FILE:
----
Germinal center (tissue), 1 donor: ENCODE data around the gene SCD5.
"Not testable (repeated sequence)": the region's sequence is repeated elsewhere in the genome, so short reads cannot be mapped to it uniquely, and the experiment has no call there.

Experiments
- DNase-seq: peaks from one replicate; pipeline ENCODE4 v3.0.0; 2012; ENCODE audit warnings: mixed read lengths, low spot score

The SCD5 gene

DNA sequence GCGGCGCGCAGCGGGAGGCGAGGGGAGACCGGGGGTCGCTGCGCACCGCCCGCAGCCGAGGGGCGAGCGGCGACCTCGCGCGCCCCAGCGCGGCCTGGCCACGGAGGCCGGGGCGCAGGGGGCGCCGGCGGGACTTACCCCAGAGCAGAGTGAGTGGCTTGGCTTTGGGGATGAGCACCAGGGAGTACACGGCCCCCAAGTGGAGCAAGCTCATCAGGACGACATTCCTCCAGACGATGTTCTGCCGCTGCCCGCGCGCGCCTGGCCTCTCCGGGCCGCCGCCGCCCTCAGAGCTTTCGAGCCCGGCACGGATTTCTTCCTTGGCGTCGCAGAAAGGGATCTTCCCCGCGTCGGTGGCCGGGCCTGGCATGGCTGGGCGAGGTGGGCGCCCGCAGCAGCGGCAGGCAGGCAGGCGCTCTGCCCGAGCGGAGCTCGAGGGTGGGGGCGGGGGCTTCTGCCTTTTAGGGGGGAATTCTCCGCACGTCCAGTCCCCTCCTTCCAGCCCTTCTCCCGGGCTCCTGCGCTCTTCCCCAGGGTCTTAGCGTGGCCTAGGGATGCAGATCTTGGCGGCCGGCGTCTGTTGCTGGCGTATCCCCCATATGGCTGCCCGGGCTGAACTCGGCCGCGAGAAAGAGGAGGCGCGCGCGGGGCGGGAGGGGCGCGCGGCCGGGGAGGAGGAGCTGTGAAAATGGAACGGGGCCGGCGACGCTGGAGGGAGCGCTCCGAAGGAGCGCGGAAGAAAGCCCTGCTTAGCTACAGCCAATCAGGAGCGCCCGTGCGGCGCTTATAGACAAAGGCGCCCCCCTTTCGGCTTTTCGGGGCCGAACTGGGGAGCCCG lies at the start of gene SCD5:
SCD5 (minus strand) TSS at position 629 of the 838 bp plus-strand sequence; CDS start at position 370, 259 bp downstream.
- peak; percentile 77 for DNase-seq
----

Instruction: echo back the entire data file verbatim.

Germinal center (tissue), 1 donor: ENCODE data around the gene SCD5.
"Not testable (repeated sequence)": the region's sequence is repeated elsewhere in the genome, so short reads cannot be mapped to it uniquely, and the experiment has no call there.

Experiments
- DNase-seq: peaks from one replicate; pipeline ENCODE4 v3.0.0; 2012; ENCODE audit warnings: mixed read lengths, low spot score

The SCD5 gene

DNA sequence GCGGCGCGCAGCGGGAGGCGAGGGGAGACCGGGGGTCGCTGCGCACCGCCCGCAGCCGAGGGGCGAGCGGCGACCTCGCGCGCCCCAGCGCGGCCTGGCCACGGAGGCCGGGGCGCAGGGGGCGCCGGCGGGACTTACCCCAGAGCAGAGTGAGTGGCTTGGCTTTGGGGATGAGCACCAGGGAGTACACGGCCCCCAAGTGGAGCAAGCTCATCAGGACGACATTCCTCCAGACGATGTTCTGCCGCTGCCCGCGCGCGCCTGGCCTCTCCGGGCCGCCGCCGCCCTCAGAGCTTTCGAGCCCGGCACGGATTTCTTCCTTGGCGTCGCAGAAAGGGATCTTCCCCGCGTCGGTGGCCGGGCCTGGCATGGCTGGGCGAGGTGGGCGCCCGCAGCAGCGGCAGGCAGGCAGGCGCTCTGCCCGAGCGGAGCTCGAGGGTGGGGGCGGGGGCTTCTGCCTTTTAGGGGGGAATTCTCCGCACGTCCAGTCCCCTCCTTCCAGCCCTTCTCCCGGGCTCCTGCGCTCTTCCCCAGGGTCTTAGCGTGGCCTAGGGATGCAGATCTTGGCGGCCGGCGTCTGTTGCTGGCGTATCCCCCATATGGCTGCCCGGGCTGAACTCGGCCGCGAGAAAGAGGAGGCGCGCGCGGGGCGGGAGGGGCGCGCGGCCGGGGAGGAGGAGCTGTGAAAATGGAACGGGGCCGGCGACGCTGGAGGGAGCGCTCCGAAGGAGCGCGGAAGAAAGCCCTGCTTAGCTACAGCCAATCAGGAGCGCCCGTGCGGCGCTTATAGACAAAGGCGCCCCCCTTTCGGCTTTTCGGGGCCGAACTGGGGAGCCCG lies at the start of gene SCD5:
SCD5 (minus strand) TSS at position 629 of the 838 bp plus-strand sequence; CDS start at position 370, 259 bp downstream.
- peak; percentile 77 for DNase-seq